Stratego is a strategy board game for two players on a board of 10×10 squares. Each player controls 40 pieces representing individual soldier ranks in an army; the pieces have Napoleonic insignia. The objective of the game is to find and capture the opponent's Flag, or to capture so many enemy pieces that the opponent cannot make any further moves. Stratego has simple enough rules for young children to play but a depth of strategy, appealing to adults; the game is a modified copy of an early 20th century French game named L'Attaque. It has been in production in Europe since World War II and the United States since 1961. There are now two- and four-handed versions, versions with 10, 30 or 40 pieces per player, boards with smaller sizes. There are variant pieces and different rulesets; the International Stratego Federation, the game's governing body, sponsors an annual Stratego World Championship. Stratego is from the Greek strategos for leader of an ancient army; the name Stratego was first registered in 1942 in the Netherlands.

The United States trademark was filed in 1958 and registered in 1960 to Jacques Johan Mogendorff and is presently owned by Jumbo Games as successors to Hausemann and Hotte, headquartered in the Netherlands. It has been licensed to manufacturers like Milton Bradley and others, as well as retailers like Barnes & Noble, Target stores, etc; the game box contents are a set of 40 gold-embossed red playing pieces, a set of 40 silver-embossed blue playing pieces, a glossy folding 15 1⁄2 in × 18 1⁄2 in rectangular cardboard playing board imprinted with a 10×10 grid of spaces, instructions printed in English on the underside of the box top. The early sets featured painted wood pieces sets colored plastic; the pieces are small and rectangular, 1 in tall and 3⁄4 in wide, unweighted. More modern versions first introduced in Europe have cylindrical castle-shaped pieces; some versions have a cardboard privacy screen to assist setup. A few versions have wooden boards. Color is chosen by lot: one player uses red pieces, the other uses blue pieces.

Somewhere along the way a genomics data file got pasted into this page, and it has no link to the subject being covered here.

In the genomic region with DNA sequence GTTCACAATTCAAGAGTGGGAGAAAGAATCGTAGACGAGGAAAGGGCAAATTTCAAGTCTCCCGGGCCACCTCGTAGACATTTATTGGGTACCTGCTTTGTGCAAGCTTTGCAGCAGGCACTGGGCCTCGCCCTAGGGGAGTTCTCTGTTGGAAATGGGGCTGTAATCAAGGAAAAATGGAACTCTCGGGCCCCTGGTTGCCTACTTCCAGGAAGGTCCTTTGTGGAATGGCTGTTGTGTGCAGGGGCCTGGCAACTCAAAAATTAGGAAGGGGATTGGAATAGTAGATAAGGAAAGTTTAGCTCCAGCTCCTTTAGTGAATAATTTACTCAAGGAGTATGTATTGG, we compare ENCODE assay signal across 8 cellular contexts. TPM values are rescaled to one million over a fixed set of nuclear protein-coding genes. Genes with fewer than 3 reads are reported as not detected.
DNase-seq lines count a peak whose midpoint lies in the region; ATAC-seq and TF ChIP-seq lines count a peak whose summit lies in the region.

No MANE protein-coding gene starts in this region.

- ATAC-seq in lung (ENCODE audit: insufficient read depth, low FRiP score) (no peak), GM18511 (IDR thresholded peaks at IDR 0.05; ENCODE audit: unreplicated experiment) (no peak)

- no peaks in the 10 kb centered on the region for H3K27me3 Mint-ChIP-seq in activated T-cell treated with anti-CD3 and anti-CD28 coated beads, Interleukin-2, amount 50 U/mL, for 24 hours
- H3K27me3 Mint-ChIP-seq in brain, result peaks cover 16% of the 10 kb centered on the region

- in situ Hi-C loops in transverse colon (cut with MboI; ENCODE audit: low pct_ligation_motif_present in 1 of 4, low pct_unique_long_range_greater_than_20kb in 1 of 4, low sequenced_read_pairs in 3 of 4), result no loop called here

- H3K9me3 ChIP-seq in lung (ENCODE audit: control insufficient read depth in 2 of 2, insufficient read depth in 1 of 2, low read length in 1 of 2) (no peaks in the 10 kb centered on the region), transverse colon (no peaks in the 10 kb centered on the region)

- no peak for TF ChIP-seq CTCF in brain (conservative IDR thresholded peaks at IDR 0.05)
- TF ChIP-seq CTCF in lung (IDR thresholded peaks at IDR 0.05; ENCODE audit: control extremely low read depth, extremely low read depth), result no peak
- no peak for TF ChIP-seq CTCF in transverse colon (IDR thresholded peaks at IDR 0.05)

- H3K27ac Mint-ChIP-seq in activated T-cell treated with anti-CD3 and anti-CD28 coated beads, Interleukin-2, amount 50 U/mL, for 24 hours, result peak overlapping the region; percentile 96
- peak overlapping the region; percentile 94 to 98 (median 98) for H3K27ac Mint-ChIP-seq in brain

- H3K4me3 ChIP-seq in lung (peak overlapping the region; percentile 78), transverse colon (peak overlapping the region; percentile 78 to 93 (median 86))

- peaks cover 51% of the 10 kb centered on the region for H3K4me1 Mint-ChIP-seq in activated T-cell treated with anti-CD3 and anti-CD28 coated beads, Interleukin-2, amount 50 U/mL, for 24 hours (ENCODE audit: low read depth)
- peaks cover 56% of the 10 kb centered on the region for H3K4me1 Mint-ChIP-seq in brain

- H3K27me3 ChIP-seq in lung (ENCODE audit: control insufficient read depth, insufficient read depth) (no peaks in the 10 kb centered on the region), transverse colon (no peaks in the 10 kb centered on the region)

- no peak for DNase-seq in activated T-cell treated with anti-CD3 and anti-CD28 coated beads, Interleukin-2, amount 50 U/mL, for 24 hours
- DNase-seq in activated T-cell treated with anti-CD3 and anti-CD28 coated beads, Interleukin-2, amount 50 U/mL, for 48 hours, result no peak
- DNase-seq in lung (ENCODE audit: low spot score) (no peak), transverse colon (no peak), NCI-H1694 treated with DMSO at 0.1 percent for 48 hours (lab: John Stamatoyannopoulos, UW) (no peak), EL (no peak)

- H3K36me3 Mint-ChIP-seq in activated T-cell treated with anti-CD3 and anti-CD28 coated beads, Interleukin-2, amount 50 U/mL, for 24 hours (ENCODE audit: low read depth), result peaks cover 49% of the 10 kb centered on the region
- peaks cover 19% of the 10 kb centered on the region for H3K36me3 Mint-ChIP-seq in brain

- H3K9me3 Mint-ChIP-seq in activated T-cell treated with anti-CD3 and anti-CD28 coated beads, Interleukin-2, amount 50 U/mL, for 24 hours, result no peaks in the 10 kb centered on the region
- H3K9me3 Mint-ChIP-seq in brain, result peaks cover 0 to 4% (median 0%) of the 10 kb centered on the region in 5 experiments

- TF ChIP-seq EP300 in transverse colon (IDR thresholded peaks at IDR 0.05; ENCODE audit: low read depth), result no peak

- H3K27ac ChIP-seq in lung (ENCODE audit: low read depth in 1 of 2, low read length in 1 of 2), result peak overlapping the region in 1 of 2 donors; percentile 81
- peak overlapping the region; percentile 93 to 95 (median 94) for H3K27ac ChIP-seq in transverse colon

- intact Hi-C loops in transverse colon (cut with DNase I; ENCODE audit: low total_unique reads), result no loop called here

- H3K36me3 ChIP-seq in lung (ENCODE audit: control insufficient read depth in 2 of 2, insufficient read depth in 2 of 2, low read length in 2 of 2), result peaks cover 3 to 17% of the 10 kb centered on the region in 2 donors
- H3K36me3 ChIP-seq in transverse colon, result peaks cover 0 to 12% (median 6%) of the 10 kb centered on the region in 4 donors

Before the start of the game, players arrange their 40 pieces in a 4×10 configuration at either end of the board. The ranks are printed on one side only and placed so that the players cannot identify the opponent's pieces. Players may not place pieces in the 12 squares in the center of the board; such pre-play distinguishes the fundamental strategy of particular players, influences the outcome of the game. Players alternate moving; each player moves one piece per turn. A player must move a piece in his turn. Two zones in the middle of the board, each 2×2, cannot be entered by either player's pieces at any time, they are shown as lakes on the battlefield and serve as choke points to make frontal assaults less direct. The game can be won by capturing all of his moveable pieces, it is possible to have ranked pieces. The average game has 381 moves; the number of legal positions is 10115. The number of possible games is 10535. Stratego has many more moves and greater complexity than other familiar games like chess and backgammon.

All movable pieces, with the exception of the Scout, may move only one step to any adjacent space vertically or horizontally. A piece may not move onto a space occupied by a like-color piece. Bomb and Flag pieces are not moveable; the Scout may move any number of spaces in a straight line. In the older versions of Stratego the Scout could not strike in the same turn. Before that, sanctioned play amended the original Scout movement to allow moving and striking in the same turn because it facilitates gameplay. No piece can move back and forth between the same two spaces for more than three consecutive turns, nor can a piece endlessly chase a piece it has no hope of capturing; when the player wants to attack, they move their piece onto a square occupied by an opposing piece. Both players reveal their piece's rank. If the engaging pieces are of equal rank, both are removed. A piece may not move onto a square occupied unless it attacks. Two pieces have special attack powers. One special piece is the Bomb.

It eliminates any other piece striking it, without itself being destroyed. Each player has one Spy, which succeeds only if it attacks the Marshal or the Flag. If the Spy attacks any other piece, or is attacked by any piece, the Spy is defeated; the original rules contained a provision that following a strike, the winning piece occupies the space vacated by the losing piece. This makes sense when the winning piece belongs to the player on move, but no sense when the winning piece belongs to the player not on move; the latter part of the rule has been ignored in most play. Competitive play does not include recording the game, unlike chess; the game is fast-paced, no standard notation exists, players keep their initial setups secret, so recording over-the-board games is impractical. However, digital interfaces like web-based gaming interfaces, may have a facility for recording and downloading the game; those interfaces use an algebraic-style not

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